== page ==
Goode and his long-term partner, Sophie Dymoke, have a four-year-old daughter, Matilda; the family travelled to Nashville when Stoker was being filmed, which sounds jolly: "The producer's kids and Nicole's kids and our child Matilda went to [clothes shop] Pumpkin Patch and had picnics," he recounts, while Goode, Dymoke and Wasikowska "used to hit the strip in Nashville and go out two-stepping".

Would he also encourage Matilda to act, like his mum did with him? "I see traits – but then again, she's four, and you see traits in all four-year-olds. I hope that if she did, she'd do it my way," he adds. There's little risk, it seems, of Goode turning into a pushy parent. "The difference between going as an 18-year-old to drama school and going as a 21-year-old is vast," he begins. "That's only from my experience, but I really came out of my shell and I learnt a lot about life at university. It was a big deal, and I met a lot of my great friends there. I think if I'd made it as a child star, I could have turned into a total prick."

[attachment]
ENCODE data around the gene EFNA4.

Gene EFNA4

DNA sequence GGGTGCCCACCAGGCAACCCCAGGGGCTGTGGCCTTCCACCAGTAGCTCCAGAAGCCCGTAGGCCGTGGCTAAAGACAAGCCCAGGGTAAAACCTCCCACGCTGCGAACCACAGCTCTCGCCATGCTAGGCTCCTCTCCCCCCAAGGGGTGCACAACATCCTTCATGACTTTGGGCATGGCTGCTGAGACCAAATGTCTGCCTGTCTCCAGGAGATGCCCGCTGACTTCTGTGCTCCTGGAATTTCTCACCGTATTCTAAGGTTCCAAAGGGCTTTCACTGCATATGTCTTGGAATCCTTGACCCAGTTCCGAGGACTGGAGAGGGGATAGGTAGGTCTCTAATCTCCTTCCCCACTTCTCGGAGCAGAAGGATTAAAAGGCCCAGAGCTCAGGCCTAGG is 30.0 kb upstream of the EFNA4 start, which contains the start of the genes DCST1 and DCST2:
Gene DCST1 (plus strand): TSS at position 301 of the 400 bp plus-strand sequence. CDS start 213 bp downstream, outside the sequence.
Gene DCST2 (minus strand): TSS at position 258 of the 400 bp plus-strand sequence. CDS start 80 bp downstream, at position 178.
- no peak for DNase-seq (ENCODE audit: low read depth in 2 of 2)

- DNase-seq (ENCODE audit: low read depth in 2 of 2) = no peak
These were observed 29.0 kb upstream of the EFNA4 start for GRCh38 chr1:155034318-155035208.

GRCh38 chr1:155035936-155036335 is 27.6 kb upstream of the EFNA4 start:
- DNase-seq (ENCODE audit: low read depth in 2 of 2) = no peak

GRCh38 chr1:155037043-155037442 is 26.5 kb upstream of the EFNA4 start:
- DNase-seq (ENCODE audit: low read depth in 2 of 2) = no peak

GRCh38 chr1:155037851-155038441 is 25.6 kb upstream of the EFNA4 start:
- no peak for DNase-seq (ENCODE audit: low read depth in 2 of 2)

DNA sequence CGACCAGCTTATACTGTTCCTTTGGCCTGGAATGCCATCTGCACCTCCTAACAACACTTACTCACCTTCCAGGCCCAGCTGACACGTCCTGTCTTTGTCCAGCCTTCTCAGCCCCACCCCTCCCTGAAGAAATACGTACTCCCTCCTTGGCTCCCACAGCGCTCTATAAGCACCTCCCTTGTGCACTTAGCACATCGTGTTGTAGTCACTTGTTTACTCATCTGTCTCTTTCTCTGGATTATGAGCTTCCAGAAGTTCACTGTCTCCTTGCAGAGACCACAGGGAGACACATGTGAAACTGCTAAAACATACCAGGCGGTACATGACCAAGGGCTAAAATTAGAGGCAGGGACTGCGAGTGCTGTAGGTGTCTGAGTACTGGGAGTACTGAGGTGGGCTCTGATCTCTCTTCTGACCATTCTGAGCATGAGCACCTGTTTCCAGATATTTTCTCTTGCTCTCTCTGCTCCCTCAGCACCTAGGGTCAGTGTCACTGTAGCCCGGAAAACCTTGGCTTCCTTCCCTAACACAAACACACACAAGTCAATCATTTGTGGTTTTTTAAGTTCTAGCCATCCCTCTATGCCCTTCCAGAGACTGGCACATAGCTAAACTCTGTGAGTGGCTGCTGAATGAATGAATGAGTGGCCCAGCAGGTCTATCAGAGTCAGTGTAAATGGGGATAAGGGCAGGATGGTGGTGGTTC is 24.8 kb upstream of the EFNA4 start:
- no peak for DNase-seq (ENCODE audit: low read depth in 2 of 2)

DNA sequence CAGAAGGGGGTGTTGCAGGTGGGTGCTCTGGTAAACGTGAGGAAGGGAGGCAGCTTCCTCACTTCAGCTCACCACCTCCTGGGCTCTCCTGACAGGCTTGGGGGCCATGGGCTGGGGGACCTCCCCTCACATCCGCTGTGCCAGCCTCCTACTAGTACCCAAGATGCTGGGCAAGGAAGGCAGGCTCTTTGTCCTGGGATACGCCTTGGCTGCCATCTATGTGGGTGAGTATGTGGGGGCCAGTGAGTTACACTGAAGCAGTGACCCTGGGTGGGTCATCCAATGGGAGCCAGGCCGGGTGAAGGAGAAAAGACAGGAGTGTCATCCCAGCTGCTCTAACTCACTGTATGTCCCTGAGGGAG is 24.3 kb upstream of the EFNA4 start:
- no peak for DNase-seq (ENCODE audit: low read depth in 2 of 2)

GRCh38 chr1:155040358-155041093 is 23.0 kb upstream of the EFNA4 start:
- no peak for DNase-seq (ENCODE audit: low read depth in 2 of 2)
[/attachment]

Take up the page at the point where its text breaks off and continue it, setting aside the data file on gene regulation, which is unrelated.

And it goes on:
On the subject of friends, I can't help but notice Goode seems to have a lot of actor mates – aside from dancing with Mia and picnicking with Nicole and chatting with Colin, he mentions "bumping into" Jude Law and Felicity Jones, and cites Laurence Fox as a "close friend". He mentioned how his mum made wonderful friendships through the am-dram group, and I attempt to follow this up with an innocent observation that he also seems to make friends with other actors…

"I know, and that sounds like I'm a name-dropping wanker!" He curls up in a mock cringe at the thought of what I might write: "'God. He name drops. All. The. Time'."